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I've learned the meaning of chicken out from the dictionary, I am curious about its etymology. If any body knows, please explain it to me.

I have done my part of research by Googling "etymology for chicken out meaning". However, I didn't get any helpful results.

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See etymonline.com/index.php?term=chicken –  Mitch Dec 25 '12 at 17:31
I'm actually not too fond of wordreference's definition. It's not so much a failure to do something as it is a decision to give up (based on fear or lack of conviction) either beforehand or in the middle of an attempt to do something. –  Jim Dec 25 '12 at 17:31

2 Answers 2

The OED says this verb chicken is slang of US origin with a first quotation from 1943 (I. Wolfert, Torpedo 8):

I just wanted to..make sure you weren't chickening out on me.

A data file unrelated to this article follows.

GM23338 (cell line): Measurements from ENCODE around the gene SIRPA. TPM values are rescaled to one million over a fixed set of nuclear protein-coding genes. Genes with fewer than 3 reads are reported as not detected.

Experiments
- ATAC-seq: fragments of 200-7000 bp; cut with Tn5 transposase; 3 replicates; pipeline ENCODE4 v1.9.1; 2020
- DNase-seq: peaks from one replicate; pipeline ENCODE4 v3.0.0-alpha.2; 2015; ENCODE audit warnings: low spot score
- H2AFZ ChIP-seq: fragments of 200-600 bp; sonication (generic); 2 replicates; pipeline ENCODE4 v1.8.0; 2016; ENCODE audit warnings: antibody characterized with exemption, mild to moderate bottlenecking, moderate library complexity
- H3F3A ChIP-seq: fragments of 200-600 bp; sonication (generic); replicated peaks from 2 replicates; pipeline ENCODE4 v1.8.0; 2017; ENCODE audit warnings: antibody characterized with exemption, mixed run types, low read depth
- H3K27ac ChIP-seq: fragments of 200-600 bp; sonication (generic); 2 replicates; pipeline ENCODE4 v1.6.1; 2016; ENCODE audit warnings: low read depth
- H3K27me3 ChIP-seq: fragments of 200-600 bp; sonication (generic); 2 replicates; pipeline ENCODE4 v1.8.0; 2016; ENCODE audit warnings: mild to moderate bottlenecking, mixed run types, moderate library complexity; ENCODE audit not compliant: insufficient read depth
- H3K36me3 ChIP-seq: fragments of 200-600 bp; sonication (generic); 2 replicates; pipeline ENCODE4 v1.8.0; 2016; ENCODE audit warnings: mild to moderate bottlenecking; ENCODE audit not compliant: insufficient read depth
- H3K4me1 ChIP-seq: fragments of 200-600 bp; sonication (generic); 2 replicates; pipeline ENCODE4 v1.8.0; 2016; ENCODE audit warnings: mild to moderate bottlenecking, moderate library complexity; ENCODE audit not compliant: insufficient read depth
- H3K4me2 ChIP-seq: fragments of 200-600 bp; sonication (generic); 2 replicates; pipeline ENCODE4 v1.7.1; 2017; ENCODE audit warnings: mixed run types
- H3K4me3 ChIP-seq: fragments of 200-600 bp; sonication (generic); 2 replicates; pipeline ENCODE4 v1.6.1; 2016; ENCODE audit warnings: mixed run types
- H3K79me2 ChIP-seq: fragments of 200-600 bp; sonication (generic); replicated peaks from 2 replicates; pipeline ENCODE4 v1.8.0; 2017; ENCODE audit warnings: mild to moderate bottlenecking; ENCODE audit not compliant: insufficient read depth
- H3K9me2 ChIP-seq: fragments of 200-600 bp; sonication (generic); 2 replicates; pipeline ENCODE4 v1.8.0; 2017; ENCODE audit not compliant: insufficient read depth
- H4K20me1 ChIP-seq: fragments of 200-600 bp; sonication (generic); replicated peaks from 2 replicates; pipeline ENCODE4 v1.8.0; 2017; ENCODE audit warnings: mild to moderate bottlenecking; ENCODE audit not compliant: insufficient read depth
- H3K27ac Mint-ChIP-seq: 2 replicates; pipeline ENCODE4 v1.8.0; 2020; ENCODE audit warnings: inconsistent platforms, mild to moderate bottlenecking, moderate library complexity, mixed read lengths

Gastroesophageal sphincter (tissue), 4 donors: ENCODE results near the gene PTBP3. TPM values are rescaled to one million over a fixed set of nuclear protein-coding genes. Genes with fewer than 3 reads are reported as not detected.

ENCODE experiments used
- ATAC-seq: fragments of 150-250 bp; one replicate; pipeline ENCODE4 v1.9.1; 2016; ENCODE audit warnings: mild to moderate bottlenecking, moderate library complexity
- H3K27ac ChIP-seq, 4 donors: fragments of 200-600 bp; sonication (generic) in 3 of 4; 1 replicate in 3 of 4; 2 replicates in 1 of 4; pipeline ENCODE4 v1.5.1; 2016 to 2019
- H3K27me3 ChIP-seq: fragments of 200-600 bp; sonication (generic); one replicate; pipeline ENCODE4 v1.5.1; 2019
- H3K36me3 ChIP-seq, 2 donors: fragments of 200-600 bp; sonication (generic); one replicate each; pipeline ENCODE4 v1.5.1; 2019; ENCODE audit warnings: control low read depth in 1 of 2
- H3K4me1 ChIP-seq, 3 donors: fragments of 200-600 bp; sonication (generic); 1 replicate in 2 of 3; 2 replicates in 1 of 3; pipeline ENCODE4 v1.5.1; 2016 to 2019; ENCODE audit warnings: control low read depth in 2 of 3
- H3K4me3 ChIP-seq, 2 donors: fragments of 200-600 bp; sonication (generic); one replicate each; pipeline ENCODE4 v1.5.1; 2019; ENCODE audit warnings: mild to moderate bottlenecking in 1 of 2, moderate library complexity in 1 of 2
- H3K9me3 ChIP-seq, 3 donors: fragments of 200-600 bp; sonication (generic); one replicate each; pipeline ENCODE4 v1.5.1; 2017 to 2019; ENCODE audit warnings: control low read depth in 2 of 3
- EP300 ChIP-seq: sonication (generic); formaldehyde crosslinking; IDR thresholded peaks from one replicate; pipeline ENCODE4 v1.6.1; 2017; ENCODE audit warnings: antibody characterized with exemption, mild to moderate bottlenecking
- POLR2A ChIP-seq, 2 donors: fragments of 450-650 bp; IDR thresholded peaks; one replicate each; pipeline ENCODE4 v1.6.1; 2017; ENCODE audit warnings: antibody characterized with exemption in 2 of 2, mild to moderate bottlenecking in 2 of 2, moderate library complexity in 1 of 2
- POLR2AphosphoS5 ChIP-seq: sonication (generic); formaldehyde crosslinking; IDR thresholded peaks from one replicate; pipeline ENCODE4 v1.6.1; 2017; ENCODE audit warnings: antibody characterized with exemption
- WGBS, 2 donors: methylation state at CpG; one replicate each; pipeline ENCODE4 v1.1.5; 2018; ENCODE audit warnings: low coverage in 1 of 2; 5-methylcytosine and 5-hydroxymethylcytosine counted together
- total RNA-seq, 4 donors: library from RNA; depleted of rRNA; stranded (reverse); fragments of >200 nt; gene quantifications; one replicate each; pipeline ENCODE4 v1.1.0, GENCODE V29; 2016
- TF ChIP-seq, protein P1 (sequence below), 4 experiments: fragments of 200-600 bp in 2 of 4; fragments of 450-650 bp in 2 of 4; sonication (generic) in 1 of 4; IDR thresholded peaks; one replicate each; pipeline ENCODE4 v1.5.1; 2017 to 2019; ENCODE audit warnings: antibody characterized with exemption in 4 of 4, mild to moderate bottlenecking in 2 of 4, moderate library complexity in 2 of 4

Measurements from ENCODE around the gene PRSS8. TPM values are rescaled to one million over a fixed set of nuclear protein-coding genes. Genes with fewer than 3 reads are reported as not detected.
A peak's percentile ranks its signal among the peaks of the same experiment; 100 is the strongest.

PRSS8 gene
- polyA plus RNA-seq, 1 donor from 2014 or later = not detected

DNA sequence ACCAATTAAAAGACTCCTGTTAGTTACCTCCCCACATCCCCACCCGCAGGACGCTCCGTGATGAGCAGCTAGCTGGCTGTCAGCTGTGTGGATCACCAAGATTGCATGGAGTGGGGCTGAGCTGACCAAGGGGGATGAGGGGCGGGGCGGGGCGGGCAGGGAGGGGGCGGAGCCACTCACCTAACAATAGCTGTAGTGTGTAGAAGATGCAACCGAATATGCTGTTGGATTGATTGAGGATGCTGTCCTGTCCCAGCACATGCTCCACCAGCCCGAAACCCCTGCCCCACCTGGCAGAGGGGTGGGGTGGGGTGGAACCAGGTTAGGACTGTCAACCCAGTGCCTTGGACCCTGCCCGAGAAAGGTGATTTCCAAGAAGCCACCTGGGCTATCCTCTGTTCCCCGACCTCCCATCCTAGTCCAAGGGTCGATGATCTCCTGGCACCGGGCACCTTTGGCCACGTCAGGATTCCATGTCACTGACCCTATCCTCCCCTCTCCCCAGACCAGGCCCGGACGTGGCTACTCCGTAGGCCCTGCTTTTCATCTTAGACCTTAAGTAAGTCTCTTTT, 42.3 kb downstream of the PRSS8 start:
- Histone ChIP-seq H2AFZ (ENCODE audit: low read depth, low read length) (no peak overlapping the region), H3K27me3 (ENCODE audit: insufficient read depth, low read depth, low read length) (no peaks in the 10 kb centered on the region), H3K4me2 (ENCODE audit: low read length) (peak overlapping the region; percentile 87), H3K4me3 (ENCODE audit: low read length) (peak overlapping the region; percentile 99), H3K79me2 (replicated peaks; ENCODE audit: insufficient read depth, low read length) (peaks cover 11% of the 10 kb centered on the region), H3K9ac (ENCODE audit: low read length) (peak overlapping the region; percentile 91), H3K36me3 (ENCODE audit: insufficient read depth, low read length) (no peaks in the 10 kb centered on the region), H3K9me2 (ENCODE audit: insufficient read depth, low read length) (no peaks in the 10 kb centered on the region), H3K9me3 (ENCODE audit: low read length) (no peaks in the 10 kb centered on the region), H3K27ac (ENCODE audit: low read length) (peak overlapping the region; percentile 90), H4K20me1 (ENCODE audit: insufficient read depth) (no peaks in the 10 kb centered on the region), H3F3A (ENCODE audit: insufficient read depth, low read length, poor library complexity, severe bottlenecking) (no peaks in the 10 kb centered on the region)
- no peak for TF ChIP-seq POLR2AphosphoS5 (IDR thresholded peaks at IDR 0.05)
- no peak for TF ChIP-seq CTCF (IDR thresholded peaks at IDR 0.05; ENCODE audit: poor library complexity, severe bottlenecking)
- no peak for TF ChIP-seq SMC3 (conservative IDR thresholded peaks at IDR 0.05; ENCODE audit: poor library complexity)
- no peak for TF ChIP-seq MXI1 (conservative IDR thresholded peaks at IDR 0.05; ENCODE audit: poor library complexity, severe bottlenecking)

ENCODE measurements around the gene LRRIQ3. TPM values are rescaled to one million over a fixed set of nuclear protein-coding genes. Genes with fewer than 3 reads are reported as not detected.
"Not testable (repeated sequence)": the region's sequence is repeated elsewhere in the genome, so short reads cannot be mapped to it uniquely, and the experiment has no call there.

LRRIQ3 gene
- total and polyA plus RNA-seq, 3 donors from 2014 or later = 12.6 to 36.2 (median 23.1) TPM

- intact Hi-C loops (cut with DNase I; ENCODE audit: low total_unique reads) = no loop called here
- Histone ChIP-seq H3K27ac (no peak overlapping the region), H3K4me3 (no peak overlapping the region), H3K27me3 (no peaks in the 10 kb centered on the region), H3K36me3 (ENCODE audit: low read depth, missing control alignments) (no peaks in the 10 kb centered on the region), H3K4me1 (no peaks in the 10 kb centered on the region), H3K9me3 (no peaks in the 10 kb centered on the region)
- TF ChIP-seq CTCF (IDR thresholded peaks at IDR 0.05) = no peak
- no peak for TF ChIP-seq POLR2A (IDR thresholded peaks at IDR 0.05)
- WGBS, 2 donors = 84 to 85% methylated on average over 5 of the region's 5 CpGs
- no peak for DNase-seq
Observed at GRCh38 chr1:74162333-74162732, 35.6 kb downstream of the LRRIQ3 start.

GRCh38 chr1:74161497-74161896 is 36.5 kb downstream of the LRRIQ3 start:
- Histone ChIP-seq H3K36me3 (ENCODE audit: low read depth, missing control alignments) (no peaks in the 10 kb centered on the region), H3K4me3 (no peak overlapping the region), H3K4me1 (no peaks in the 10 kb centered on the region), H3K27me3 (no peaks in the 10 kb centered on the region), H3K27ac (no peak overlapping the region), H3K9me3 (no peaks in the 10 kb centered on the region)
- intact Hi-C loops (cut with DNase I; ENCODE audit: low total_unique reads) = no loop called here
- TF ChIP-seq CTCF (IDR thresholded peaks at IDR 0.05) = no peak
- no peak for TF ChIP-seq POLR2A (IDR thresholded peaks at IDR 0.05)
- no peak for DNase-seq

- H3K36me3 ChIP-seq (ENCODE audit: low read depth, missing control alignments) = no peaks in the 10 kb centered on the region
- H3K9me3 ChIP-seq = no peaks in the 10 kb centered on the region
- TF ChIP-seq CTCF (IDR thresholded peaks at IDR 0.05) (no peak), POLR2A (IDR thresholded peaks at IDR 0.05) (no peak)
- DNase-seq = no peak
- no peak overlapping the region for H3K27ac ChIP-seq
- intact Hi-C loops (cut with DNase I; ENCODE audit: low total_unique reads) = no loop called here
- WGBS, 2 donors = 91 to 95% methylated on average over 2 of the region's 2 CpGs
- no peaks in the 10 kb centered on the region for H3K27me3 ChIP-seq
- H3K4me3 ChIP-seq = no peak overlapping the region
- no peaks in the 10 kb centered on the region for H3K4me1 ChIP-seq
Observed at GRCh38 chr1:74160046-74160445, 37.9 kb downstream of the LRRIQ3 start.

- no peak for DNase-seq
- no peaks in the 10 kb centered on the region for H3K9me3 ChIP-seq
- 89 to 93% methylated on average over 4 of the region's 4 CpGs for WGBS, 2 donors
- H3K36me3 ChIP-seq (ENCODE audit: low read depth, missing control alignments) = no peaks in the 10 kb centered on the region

They say this is a revived form coming from a noun chicken for one who is as timorous or defenceless as a chicken, used at least as early as 1616, and cite Shakespeare (Cymbeline 1623):

Forthwith they flye Chickens, the way which they stopt Eagles.

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If you see a fight between two male chickens the loser will runaway with a low neck position is a sign of submission. Hence chickened out?

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Can you include a citation for this chicken action being the source of the expression, "chicken out"? –  Kristina Lopez Dec 19 '13 at 20:52

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